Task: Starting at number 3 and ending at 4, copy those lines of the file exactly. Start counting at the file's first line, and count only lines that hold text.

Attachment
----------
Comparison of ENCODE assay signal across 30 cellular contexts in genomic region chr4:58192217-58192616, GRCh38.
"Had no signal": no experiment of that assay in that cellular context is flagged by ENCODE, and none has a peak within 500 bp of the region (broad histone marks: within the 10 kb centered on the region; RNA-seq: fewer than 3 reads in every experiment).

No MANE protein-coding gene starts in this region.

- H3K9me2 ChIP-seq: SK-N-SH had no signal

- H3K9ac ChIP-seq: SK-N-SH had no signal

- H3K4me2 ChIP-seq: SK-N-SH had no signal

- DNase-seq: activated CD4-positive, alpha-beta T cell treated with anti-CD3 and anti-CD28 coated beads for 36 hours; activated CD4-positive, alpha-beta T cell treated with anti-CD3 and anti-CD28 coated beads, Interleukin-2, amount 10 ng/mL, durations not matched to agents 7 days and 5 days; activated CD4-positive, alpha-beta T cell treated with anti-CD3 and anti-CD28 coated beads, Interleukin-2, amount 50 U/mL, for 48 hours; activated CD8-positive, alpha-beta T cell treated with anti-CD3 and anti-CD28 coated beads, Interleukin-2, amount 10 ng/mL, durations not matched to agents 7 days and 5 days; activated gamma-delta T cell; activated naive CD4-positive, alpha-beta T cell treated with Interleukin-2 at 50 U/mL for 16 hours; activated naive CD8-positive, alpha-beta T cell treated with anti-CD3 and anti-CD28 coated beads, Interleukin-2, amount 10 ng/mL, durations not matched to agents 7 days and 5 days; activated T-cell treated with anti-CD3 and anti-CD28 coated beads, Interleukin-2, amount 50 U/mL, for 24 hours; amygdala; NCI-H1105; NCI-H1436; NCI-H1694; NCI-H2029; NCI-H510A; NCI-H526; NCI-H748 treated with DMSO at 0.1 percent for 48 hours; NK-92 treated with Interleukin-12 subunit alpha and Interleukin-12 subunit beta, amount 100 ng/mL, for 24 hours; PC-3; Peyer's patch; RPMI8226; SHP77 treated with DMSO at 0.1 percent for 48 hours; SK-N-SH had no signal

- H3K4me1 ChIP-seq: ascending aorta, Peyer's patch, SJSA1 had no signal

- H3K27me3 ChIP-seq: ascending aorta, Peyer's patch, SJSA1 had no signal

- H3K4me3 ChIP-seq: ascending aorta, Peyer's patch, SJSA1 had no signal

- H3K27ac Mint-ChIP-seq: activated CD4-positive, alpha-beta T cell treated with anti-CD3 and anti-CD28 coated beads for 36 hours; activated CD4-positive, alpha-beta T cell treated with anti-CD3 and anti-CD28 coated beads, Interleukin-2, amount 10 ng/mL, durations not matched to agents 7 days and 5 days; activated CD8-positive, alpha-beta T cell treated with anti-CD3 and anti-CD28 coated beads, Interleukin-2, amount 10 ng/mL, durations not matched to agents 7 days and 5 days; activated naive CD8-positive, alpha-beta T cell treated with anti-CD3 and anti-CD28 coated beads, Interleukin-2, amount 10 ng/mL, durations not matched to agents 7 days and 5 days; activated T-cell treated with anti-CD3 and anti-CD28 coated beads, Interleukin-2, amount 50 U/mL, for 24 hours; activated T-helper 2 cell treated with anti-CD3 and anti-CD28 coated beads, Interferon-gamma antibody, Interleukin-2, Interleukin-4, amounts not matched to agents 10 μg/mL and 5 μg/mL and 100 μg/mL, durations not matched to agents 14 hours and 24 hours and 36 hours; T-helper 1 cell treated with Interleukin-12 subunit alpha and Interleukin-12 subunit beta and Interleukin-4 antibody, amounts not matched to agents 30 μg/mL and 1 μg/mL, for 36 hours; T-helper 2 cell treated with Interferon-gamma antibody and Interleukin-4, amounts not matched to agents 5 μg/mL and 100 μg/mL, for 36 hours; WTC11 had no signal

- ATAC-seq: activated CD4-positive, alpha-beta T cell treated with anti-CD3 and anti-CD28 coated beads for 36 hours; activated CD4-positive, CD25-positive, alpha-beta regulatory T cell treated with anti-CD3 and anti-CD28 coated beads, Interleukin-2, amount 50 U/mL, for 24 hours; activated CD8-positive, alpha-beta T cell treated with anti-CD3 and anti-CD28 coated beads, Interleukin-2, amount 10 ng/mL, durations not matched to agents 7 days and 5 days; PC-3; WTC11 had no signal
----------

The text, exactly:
No MANE protein-coding gene starts in this region.

- H3K9me2 ChIP-seq: SK-N-SH had no signal